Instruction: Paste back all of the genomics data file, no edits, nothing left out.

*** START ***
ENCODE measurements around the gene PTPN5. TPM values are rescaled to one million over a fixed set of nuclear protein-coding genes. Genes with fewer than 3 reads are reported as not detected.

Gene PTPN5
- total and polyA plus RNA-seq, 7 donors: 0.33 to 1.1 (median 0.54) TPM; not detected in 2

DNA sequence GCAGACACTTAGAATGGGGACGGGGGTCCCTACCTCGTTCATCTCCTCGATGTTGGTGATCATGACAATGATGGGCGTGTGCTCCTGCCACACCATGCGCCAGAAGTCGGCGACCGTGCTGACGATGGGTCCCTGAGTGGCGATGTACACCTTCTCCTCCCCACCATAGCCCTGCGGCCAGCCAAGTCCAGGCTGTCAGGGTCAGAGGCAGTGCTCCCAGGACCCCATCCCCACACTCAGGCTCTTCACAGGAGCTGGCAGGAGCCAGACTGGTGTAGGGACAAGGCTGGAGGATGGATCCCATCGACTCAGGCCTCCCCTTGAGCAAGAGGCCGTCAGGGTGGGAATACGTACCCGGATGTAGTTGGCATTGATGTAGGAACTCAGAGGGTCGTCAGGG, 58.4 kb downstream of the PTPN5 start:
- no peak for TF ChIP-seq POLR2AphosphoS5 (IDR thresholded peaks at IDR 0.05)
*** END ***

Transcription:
ENCODE measurements around the gene PTPN5. TPM values are rescaled to one million over a fixed set of nuclear protein-coding genes. Genes with fewer than 3 reads are reported as not detected.

Gene PTPN5
- total and polyA plus RNA-seq, 7 donors: 0.33 to 1.1 (median 0.54) TPM; not detected in 2

DNA sequence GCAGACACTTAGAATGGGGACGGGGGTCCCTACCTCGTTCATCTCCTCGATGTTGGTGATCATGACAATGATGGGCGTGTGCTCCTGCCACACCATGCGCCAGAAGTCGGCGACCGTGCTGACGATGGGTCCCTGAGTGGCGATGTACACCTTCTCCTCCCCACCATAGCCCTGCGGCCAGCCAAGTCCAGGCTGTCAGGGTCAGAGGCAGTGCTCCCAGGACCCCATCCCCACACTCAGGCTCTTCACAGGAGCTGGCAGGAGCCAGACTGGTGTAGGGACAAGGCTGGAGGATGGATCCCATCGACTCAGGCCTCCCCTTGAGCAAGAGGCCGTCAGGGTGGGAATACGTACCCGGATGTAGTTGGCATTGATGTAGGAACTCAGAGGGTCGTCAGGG, 58.4 kb downstream of the PTPN5 start:
- no peak for TF ChIP-seq POLR2AphosphoS5 (IDR thresholded peaks at IDR 0.05)